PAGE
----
Ethnic jewelry — a priceless beauty
As an archipelago, Indonesia is home to many ethnic groups whose culture and heritage are reflected on their rich jewelry designs.
Jewelry has a long history. Usually worn as a body adornment, jewelry is a testament to skill that can link people to culture and history.
In Indonesia, ethnic jewelry is a priceless national heritage representing cultures that have existed since the Neolithic era.
The country’s jewelry serves as a symbol that distinguishes a culture’s characteristics, identity, beliefs and traditions, as well as serving as a remarkable example of the expertise of the artisans.
Since the 19th century, the country’s ethnic jewelry has attracted admirers of ethnography and art. They have since been hunting and collecting these valuable gems and treasures to remote areas across archipelago in order to get in touch with local people to discover more about their cultures.
Among those jewelry lovers is Mahfred Giehmann, a cartographer.
Giehmann’s usually maps remote places on commission from various mining and oil companies. He got engaged in the exploration of the archipelago’s resources, which later introduced him to Indonesian ethnic jewelry.
Over a period of nearly 30 years, Giehmann has amassed a collection of over 900,600 pieces of jewelry reviewed in the book.
After such a long period, he was inspired to document his collection — a process that started in 2008 — aiming to honor the legacy of the country’s living cultures and traditions, which are slowly changing as a result of modernity.
In the book, Giehmann said that his admiration of jewelry started back during his boyhood in France when he was rewarded for completing grade schhol with the gift of book titled Les Naufragés de Borneo, or The Shipwrecks of Borneo, which he claimed showed him an exotic world of apes, treasures, jungle and precious stones.
Ethnic Jewellery from Indonesia was written by a leading art expert and writer, Bruce W. Carpenter, who has published over 20 books on Indonesian art. Jewelry is among Carpenter’s interests.
The book contains a study of Giehmann’s jewelry collection, which includes pieces from tribal societies such as the Dayak of Kalimantan as well as those from Buddhist and Islamic kingdoms.
The beautiful pieces depicted in the book come from diverse places, including Kalimantan, Sumatra, Sulawesi, East Nusa Tenggara and Maluku.
Java and Bali are not included since they are major subject by themselves. However, their influence can clearly be seen. The ephemeral jewelry of the Melanesian cultures of West Papua is also not included here.
The book is supplemented by an introduction by Dr. Antonio J. Guerreiro, a leading scholar and expert on Southeast Asian arts and culture.
In the book, Guerreiro affirmed that Giehmann’s collection covers half of the 60 largest ethnic groups in the nation. He also disclosed the role of jewelry as a sacred thing that plays an important roles in traditional ceremonies.
In the main text, Carpenter illustrates the evolution of body adornment and jewelry from the materials from which they are made, from the earliest ones made from animal bones, teeth and tusks and even seashells to those crafted from metals such as gold, silver and precious stones.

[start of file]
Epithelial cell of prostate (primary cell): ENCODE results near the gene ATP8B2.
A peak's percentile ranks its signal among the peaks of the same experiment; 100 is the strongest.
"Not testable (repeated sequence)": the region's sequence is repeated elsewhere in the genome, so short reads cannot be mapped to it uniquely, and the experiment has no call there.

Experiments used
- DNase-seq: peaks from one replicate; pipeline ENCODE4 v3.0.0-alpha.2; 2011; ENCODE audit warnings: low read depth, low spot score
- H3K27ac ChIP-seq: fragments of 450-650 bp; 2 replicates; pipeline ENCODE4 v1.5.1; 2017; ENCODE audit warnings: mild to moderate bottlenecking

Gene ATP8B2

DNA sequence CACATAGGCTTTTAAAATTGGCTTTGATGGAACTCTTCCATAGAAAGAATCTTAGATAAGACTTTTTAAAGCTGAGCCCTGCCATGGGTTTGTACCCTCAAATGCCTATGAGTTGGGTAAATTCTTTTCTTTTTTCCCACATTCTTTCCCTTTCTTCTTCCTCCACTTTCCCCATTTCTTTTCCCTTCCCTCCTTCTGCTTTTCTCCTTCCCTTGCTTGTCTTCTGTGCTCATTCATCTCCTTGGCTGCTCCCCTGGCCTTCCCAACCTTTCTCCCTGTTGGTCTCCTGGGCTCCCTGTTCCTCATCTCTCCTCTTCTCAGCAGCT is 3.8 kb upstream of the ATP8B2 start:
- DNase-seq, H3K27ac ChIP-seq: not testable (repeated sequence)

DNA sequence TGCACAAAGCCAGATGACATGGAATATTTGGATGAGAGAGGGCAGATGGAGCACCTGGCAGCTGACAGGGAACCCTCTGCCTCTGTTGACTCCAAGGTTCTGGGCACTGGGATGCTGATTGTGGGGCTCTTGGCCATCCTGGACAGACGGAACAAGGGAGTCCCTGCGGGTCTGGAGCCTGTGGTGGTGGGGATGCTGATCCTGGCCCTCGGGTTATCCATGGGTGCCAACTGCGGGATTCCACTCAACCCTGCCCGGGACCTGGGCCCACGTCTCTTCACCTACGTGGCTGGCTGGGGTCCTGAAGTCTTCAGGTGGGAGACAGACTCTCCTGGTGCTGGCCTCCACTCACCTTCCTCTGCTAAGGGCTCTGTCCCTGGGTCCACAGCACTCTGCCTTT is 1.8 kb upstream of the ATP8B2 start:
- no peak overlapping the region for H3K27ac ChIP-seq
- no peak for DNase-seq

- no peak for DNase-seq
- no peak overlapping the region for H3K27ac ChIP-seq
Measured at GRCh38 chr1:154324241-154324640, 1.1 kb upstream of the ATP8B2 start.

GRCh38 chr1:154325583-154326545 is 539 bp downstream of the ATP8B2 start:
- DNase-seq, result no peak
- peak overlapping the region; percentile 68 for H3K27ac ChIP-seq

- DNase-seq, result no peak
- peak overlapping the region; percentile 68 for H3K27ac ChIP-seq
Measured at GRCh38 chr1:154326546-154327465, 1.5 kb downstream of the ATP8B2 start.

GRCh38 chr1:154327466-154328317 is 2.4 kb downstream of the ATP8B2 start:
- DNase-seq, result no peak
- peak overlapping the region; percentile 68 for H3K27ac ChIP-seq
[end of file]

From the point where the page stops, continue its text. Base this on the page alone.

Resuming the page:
His description revealed that jewelry gradually developed along with the evolution of the civilization. Local culture was influenced by foreign cultures that entered into an area.
Astonishingly, as Carpenter concludes, although the physical form of jewelry has not evolved over time, the function and belief behind jewelry remain the same, even up until the present day. Although many old traditions are disappearing, there are some cultures that still continue their traditions and keep their heritage proudly alive.
In seven chapters, the book classifies jewelry according to which island they come from, allowing readers to look at magnificent pieces crafted by artisans through beautiful and colorful photographs by Philippe Heurtault.
Heurtault is an established photographer who has worked for world famous fashion magazines and fashion icons, such as Karl Lagerfeld and Yves Saint Laurent.
Through the photos, readers can understand Carpenter’s explanation. The photos provide details of the jewelry, such as combs, necklaces, earrings, bracelets, hair ornaments and others made from several materials including gold, beads, bones, silver and other metals like brass or adorned with precious stones, coral and pearls.
Apart from Heurtault’s photos, several old photos of ethnic people wearing their jewelry or participating in cultural activities using their body adornments are on display.
The book, while offering extensive information to give readers an understanding about ethnic jewelry and its connection to the cultural life of the country’s different ethnic groups, aims to inspire scholars, artisans and others to discover more about the country’s rich cultural heritage that is sadly almost extinct.
Ethnic Jewellery from Indonesia, Continuity and Evolution
Bruce W. Carpenter
Editions Didier Millet, 2011
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